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National Commander Message

National Commander Message

Nancy Espinosa, Commander

The journey to mental wellness

The end of my service in the Army was marked by adversity. I was mourning the unexpected loss of my sister and the sudden death of my stepdaughter. Not long before, I had undergone a major surgery and was incorrectly told that I had months to live.

Needless to say, it was a traumatic and trying time in my life. With the support of my family, I decided to take a hardship discharge from the Army and transition to the New Mexico National Guard.

I turned to my local Department of Veterans Affairs medical center for health care, but at the time, I found it ill-equipped to address women’s health. There seemed to be little support or understanding of the unique experiences and needs of women veterans.

As I dealt with grief and life changes, I needed mental health care, too. But if the VA couldn’t handle my gender-specific health needs, I didn’t think it was prepared to handle my mental health care either.

This was in the early 1990s, and to be sure, much has changed since then. The VA has made significant investments in women’s health research and expanded gender-specific care. Access and awareness have greatly improved. But there is much work to be done when it comes to lifesaving mental health care for women veterans, and the stakes are high.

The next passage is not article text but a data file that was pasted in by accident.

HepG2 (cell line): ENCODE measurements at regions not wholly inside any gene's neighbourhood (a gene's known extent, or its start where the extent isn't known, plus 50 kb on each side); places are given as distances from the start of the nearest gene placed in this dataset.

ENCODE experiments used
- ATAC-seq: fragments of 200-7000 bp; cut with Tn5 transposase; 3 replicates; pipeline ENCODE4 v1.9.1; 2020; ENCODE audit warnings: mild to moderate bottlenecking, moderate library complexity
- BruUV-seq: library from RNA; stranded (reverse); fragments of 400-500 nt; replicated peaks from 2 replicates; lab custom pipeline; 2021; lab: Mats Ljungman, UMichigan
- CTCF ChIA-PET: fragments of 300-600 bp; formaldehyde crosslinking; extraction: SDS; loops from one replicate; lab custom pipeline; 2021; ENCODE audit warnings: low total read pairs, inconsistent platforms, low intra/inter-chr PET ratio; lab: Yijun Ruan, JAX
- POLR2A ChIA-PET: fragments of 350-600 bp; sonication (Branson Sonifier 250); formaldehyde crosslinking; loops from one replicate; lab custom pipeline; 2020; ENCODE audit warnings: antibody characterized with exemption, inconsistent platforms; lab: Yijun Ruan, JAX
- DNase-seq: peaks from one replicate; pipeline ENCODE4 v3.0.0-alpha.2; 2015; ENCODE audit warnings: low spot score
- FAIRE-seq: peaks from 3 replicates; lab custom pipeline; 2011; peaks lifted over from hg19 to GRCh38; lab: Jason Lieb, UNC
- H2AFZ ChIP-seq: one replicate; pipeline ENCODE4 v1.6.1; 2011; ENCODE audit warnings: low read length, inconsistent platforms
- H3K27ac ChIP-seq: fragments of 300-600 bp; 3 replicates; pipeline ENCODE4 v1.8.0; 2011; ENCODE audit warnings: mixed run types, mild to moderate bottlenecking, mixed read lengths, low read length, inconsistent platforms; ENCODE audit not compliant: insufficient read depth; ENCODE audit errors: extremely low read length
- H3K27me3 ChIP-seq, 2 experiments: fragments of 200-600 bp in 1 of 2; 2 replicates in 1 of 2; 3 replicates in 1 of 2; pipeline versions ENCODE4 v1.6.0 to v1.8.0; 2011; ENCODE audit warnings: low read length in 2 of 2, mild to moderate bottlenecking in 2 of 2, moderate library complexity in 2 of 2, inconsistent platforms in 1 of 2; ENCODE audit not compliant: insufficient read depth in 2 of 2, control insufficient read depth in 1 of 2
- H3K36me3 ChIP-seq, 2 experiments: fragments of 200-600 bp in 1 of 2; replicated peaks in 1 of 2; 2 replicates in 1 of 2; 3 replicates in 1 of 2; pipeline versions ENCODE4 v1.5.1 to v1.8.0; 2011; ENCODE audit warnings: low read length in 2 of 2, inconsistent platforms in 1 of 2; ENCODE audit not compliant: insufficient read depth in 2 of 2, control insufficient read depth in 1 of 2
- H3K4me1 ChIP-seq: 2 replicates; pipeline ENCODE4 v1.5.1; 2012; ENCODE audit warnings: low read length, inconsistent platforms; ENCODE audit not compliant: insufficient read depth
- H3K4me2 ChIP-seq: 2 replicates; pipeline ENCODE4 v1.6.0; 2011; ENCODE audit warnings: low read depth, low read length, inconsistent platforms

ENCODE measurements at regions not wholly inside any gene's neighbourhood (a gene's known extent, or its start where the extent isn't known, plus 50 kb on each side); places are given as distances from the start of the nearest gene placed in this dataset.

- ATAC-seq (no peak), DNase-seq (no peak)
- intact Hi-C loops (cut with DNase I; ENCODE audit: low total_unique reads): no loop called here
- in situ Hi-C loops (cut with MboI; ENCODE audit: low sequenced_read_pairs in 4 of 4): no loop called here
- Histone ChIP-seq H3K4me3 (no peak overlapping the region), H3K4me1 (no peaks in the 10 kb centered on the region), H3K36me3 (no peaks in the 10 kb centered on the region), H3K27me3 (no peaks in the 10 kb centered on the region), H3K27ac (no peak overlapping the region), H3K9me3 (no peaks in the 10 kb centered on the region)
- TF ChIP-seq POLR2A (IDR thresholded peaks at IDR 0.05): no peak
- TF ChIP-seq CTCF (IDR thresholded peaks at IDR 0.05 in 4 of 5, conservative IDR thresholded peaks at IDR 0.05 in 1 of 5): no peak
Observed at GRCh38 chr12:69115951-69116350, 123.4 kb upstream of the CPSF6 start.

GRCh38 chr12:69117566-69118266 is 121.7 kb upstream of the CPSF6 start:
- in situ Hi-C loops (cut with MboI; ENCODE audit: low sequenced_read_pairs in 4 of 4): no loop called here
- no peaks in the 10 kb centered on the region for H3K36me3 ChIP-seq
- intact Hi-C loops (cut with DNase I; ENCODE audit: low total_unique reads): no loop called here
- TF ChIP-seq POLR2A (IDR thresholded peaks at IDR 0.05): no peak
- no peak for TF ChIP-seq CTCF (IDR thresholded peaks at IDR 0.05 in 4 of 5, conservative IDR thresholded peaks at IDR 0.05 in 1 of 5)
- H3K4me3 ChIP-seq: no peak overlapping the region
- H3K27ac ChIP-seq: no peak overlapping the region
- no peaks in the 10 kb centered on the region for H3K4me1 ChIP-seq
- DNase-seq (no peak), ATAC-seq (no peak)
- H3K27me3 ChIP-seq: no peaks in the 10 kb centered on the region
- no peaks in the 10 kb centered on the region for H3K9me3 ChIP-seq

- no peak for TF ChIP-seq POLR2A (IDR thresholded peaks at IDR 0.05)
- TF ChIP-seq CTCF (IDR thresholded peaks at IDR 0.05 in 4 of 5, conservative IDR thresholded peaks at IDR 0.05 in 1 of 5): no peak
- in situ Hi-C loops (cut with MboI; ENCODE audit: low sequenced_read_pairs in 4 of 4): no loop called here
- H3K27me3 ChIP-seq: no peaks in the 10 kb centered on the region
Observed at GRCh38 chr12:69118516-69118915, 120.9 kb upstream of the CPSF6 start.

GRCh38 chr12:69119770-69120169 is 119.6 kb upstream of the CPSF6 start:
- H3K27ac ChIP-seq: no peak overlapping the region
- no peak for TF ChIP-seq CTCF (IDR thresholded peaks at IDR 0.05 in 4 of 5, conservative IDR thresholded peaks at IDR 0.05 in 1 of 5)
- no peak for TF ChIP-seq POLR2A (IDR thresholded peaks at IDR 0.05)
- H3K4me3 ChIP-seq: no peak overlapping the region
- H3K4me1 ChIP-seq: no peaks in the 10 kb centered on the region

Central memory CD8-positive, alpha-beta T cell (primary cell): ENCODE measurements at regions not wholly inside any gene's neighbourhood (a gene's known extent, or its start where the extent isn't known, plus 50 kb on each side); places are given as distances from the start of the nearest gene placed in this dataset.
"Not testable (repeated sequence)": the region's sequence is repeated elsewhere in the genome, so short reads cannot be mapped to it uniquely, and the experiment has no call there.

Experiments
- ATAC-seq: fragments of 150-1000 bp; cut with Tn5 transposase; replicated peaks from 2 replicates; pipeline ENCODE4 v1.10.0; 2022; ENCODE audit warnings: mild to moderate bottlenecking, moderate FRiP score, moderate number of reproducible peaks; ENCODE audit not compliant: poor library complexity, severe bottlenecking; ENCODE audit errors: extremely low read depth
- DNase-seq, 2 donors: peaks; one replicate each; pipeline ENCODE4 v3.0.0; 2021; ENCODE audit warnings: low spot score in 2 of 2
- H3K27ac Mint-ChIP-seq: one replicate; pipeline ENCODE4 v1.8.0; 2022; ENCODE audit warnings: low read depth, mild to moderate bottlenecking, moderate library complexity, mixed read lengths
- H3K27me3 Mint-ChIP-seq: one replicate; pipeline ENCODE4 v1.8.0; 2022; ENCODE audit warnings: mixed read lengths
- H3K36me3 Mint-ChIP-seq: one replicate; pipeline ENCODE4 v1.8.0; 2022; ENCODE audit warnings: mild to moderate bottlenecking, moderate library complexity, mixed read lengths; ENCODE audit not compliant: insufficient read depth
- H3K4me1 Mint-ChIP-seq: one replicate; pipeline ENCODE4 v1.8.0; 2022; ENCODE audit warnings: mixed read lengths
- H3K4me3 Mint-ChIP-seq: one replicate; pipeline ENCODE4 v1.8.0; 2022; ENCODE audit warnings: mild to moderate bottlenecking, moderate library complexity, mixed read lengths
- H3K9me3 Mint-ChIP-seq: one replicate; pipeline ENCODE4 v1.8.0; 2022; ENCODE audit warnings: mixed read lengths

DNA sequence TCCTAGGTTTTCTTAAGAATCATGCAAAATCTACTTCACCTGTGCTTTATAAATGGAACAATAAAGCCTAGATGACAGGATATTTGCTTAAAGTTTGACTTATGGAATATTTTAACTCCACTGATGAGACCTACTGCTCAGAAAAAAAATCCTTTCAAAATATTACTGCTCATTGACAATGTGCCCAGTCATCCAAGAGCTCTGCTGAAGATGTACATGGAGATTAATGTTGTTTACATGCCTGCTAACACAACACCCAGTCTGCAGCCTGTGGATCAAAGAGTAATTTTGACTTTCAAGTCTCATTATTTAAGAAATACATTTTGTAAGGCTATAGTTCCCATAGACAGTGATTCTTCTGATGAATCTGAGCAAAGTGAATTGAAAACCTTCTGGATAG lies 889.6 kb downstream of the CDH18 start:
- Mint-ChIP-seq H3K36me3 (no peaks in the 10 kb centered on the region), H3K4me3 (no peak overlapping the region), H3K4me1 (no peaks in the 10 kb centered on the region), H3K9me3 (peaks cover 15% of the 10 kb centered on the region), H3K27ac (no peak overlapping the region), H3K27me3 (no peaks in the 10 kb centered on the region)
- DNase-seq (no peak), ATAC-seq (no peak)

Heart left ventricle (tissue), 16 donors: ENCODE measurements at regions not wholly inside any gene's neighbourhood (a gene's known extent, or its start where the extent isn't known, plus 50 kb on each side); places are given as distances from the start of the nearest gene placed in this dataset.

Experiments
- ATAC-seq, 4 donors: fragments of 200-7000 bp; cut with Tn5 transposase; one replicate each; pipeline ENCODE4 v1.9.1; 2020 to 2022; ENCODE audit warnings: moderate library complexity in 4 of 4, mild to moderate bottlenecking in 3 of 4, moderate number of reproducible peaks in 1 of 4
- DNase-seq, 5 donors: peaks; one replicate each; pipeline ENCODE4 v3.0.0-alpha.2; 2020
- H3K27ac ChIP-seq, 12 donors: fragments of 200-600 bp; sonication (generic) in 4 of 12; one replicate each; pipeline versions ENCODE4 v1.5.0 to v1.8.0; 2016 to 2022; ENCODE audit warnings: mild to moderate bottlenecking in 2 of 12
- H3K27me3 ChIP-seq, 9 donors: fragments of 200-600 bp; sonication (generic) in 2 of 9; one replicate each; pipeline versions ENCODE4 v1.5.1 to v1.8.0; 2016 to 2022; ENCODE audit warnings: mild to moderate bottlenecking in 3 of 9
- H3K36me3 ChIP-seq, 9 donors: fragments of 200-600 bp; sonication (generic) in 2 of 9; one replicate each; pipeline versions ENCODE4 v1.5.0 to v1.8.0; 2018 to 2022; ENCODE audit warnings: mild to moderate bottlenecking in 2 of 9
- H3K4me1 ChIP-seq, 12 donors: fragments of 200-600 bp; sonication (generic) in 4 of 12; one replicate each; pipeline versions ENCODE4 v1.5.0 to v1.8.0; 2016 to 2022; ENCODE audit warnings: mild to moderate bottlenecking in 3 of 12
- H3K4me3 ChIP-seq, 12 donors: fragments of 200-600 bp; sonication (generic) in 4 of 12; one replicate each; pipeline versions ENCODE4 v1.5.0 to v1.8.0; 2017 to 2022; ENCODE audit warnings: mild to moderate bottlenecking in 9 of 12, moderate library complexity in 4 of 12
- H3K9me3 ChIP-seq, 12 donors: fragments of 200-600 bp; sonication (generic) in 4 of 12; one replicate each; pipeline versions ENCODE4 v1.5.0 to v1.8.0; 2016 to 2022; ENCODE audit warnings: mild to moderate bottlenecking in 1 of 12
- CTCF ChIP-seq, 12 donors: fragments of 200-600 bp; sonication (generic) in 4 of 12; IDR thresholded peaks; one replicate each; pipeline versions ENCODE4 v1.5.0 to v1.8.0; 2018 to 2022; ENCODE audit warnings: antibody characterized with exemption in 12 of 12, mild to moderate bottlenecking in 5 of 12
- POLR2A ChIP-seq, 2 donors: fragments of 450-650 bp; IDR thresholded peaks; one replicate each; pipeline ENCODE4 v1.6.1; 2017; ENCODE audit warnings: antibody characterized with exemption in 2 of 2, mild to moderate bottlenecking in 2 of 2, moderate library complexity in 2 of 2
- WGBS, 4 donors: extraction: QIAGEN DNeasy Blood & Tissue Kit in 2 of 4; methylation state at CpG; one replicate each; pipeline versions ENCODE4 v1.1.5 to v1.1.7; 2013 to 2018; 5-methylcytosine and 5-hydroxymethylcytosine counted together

New data released by the VA in November showed that between 2020 and 2021, the suicide rate among women veterans jumped 24.1%. As a longtime leading advocate for women veterans, DAV was already examining mental health among women veterans when the latest data came to light. Last month, DAV released its third report on women veterans, Women Veterans: The Journey to Mental Wellness, which you can read more about on Page 18.

It is the most comprehensive assessment of the unique factors contributing to the staggering rates of suicide and other negative mental health outcomes among women veterans. It considers the impact of military sexual trauma, reproductive health and social support. It identifies gaps in care and understanding and makes over 50 recommendations intended to spark urgent change that can save lives.

In this magazine, in the report and at, you will also find personal mental health stories of women veterans. By sharing some of the most vulnerable and harrowing parts of their lives, they remind us of what’s really at stake.

And now, we need your help. As members of this community, you are in the best position to educate and advocate for your fellow veterans. Become familiar with this report. Discuss it at your chapter meetings. Call on your elected representatives and local VA leaders to consider our recommendations. Encourage women veterans in your community to use VA care and share their experiences.

Do this and you can help us keep our promise to all of America’s veterans.


If you want to find out more about the National Commander, you can find her biography here.